Layered Gel Candle Using a Heat Gun

This is a perfect way to use
up some of your left-over pieces
of candle gel!

Here we have a layered candle
that has been made entirely
with pieces of colored gel,
using a heat gun. This is
not a "poured" candle ...
it's a "melted candle" inside
a glass. If you wish to try
your hand at this, the two
most important things are
the quality of your glassware
and your knowledge of how to
safely use a heat gun.

Look for glassware that has some weight
to it and is not real light and thin, as it may
crack from the heat. Make sure to read all
of the instructions that came with your
heat gun prior to using it ... now you are ready!

In this example, chunks of
colored gel were specifically
made for this candle. However,
you may have some scraps of gel
that you would like to use, which
is perfect for this type of project.
If you want to make pieces of gel
intentionally, simply pour colored
and scented gel into a small tray
and when it's set, tear it up into
chunks or cut it into pieces.

The glass we are using here is
a little more narrow than what
is truly advised, as it's difficult
to clip the wick on a candle in a
glass such as this one when it's
burning down, but this glass has
a unique shape, so for personal
use, I thought it was fine.

I used a 51/32/18 zinc core,
unwaxed wick, which was cut
so the length was about a half
inch or so above the height of
the glass ... this allows enough
extra while working with the
candle as it is setting, which
comes in handy. For instance,
lightly tugging on it to keep
it straight while the candle is
being worked with and while it's
cooling. If a pre-cut wick is
used, it should extend over the
height of the glass a bit.

If the wicking is not pre-tabbed,
it will need to be secured to a
wick tab and well clamped.
I personally prefer to do this
myself rather than to purchase
pre-tabbed wicks. When crimping
the stem of the wick tab, just
make sure you haven't bent the
bottom platform of the tab, as
it needs to sit level in order
to stick well to the bottom of
the glass, which it can't do
if it's bent. If you crimp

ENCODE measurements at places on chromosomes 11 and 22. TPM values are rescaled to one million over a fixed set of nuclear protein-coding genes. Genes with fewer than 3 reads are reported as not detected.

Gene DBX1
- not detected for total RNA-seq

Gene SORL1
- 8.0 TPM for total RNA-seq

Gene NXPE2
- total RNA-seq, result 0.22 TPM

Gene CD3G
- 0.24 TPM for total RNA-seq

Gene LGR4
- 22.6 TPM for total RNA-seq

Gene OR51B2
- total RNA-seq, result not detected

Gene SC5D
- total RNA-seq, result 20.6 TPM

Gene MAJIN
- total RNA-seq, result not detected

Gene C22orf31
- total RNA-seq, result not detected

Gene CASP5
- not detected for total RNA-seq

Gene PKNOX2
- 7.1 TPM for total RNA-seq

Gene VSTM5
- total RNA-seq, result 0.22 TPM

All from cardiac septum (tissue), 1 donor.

with slow, even pressure at
the top of the stem, you are
less likely to bend any of the
metal besides the stem.

Now it's time to secure the tab
to the bottom of the glass,
which can be done a few ways,
although, with gel candles,
I simply use hot candle gel.

If you place your wick tab into
hot gel, then very quickly get
it into position in the bottom
of the glass and press down all
around the tab (I like to use a
metal poultry lacer), it will
stick. After a few minutes,
test it to see if it is secure.
If it doesn't stick, simply
clean it all off and do it again.
Once you get in the habit of it,
it's quite easy and looks very
clean from the outside of
the glass.

(Wick in bottom of glass.)

Once the wick is secure, it's
time to place the gel chunks
into the glass. Wherever you
place the color is where it's
going to stay, so you can build
the chunks up diagonally, in
straight layers, randomly, etc.

Also, for an optional note ...
you may add glass beads up
against the sides of the glass,
or glass marbles amidst the
gel chunks, as well as other
embedding of glass or metal
objects, for instance. Just
remember that these need to be
completely non-flammable designs.

You will want to work on a
non-flammable surface, such
as tile, ceramic, or laminate,
in an area where you are safely
away from any flammable materials,
such as paper towels, etc.
This is NOT a project that
should be done on newspaper.

After everything is in place,
it's time to use your heat gun
to melt it all together. When
using a heat gun, make sure to
read the safety guide that came